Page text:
"I've become cynical. If you're too emotional, it's unbearable... I used to be much more emotional; now I'm just in shock. It's like another world, a world I don't like." 

Stolen childhoods

In addition to training and competing, Heraskevych organizes aid deliveries to the worst-hit areas of Ukraine. In March 2022, he and his father set up a children's foundation. 

"At this time, it's important to make children happy because their childhood is being stolen right now," Heraskevych says. 

"Our children can tell by the sound which missile is flying through the air. They can distinguish whether it's missiles or shots from machine guns. It's very frightening." 

The athlete travels across Ukraine organizing sporting events for children. In some cases, these take place in stadiums that were destroyed in the fighting. Heraskevych wants to convey the values of sport and distract from the everyday life of war. It's all about friendship, respect and togetherness. 

The 24-year-old recounts the first training session in Kyiv, where children from Mariupol among those taking part. 

"Their eyes lit up. That was great."

 'Won't compete with a murderer' 

Now it's time for his second run; Heraskevych gathers his strength, concentrates and plunges down the ice track. This is better than his first and he makes up a bit of time, moving up four places to 12th. While it wasn't as good as he may have hoped, in his mind it was still a good competition, because it allowed him to demonstrate that Ukraine hasn't been wiped off the map.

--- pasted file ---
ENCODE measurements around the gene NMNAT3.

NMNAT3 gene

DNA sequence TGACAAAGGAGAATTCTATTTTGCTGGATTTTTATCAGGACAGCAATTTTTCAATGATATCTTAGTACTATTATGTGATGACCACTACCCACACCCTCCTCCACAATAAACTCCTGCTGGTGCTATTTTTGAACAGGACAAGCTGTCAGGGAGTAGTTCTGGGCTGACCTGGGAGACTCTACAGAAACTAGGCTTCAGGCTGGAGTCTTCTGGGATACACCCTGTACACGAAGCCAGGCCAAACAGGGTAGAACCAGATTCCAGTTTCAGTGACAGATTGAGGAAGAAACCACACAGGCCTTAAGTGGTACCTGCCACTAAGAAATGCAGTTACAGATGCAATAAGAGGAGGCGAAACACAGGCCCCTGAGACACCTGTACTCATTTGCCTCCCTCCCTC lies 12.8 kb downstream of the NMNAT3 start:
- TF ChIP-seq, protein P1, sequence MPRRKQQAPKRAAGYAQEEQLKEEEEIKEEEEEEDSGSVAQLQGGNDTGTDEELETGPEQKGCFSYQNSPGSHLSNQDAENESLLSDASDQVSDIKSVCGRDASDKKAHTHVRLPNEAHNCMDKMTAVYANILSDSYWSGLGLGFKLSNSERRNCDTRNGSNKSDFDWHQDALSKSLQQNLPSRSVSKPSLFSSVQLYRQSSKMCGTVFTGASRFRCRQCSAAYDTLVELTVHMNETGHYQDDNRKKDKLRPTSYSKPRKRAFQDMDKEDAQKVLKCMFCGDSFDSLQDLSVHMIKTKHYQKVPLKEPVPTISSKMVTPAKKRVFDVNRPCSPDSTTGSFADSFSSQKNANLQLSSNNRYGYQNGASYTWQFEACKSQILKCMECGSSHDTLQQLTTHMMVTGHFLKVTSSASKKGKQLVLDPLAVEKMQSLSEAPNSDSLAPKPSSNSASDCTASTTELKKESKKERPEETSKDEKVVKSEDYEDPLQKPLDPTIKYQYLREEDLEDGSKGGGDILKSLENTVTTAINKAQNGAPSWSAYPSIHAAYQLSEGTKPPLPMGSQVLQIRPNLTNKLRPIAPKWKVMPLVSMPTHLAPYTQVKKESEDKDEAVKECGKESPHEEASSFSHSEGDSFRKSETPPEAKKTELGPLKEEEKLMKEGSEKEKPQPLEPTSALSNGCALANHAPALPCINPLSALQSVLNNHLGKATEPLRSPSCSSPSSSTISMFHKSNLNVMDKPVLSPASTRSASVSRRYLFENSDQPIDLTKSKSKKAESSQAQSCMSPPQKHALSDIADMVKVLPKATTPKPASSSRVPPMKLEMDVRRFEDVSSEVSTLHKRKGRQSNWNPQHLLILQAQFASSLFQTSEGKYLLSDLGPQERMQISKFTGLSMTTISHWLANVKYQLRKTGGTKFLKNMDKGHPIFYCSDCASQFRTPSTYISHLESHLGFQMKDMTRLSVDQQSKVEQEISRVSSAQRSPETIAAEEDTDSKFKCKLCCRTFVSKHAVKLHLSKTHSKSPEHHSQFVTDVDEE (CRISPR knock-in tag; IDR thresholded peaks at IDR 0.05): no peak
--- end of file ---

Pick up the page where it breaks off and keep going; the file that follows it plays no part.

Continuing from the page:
Russian and Belarusian athletes were absent from the competition, barred due to Russia's ongoing invasion of Ukraine. If Heraskevych had his way, it would stay that way. 

"I am very grateful that many organizations have suspended Russian athletes. Because this way they can no longer use sport for propaganda purposes," he says. He also has no understanding whatsoever for International Olympic Committee President Thomas Bach's ambition to allow Russian and Belarusian athletes back into international competition.

With the support of his father, Vladyslav Heraskevych is trying to bring smiles to the faces of Ukrainian childrenImage: Vladyslav Heraskevych

"Today, Russian athletes can murder civilians in Ukraine, and then tomorrow we welcome them at a competition? I don't want to be involved in competing against a murderer."  

Support from an Olympic champion 

With the World Cup season now over, Heraskevych has finished 13th in the overall standings. But for him that is secondary. Apart from competing in several other competitions in South Korea and the United States, Heraskevych plans to train Ukrainian youth skeleton teams along with his father and to accompany them to competitions. 

He will be supported by German Olympic luge champion Felix Loch and his wife Lisa. Loch, co-founder of the organization "Athletes for Ukraine," and Heraskevych have become friends in recent months and even spent Christmas together. 

Whenever possible, Loch attends the training sessions that Heraskevych organizes for Ukrainian children. It is important to support them, the Ukrainian stresses. 

"When I see this new generation, I have hope. They are our future. And seeing the gleam in their eyes makes me happy." 

This article was translated from German.